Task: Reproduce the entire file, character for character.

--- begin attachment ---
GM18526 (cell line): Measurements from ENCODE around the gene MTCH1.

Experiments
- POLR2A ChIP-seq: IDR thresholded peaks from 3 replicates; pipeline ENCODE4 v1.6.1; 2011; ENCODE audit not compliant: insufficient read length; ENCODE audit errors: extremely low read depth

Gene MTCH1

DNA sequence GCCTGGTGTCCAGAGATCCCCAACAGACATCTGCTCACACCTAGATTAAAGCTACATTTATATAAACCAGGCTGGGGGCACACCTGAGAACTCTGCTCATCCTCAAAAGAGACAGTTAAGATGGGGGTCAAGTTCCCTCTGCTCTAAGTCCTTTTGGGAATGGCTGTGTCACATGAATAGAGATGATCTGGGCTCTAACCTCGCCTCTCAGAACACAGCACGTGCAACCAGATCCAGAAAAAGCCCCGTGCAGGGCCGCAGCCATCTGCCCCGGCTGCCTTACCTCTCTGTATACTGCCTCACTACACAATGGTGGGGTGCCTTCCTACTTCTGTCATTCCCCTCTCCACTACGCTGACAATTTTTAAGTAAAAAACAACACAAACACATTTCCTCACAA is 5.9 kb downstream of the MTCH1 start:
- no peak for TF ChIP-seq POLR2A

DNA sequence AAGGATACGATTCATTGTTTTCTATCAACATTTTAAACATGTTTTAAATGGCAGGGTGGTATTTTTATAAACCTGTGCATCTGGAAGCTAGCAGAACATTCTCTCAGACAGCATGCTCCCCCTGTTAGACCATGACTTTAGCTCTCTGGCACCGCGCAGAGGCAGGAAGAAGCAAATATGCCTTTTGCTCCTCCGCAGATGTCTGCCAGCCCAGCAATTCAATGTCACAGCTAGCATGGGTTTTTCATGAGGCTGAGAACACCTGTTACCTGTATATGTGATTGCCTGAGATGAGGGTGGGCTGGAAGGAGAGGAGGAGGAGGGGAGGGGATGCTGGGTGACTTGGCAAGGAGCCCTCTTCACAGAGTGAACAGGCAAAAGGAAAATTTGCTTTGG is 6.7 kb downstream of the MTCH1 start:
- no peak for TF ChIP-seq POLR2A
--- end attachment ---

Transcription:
GM18526 (cell line): Measurements from ENCODE around the gene MTCH1.

Experiments
- POLR2A ChIP-seq: IDR thresholded peaks from 3 replicates; pipeline ENCODE4 v1.6.1; 2011; ENCODE audit not compliant: insufficient read length; ENCODE audit errors: extremely low read depth

Gene MTCH1

DNA sequence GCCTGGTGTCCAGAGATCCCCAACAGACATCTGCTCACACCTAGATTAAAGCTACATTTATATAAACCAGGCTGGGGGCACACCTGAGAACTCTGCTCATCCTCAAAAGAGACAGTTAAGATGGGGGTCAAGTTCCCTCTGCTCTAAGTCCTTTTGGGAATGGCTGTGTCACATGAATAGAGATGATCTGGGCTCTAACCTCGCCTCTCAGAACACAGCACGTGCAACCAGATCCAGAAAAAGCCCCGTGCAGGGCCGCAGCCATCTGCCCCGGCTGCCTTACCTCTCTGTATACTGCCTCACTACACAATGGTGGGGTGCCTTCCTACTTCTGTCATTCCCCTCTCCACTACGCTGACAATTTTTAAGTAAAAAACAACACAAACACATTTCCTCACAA is 5.9 kb downstream of the MTCH1 start:
- no peak for TF ChIP-seq POLR2A

DNA sequence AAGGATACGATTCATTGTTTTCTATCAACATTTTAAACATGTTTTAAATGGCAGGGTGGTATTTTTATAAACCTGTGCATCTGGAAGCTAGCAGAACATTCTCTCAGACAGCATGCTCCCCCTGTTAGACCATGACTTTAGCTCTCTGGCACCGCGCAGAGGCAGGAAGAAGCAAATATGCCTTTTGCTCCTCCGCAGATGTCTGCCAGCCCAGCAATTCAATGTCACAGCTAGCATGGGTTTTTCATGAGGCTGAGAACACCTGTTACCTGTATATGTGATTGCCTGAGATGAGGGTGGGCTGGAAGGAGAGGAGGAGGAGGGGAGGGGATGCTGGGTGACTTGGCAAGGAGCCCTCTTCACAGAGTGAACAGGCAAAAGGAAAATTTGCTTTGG is 6.7 kb downstream of the MTCH1 start:
- no peak for TF ChIP-seq POLR2A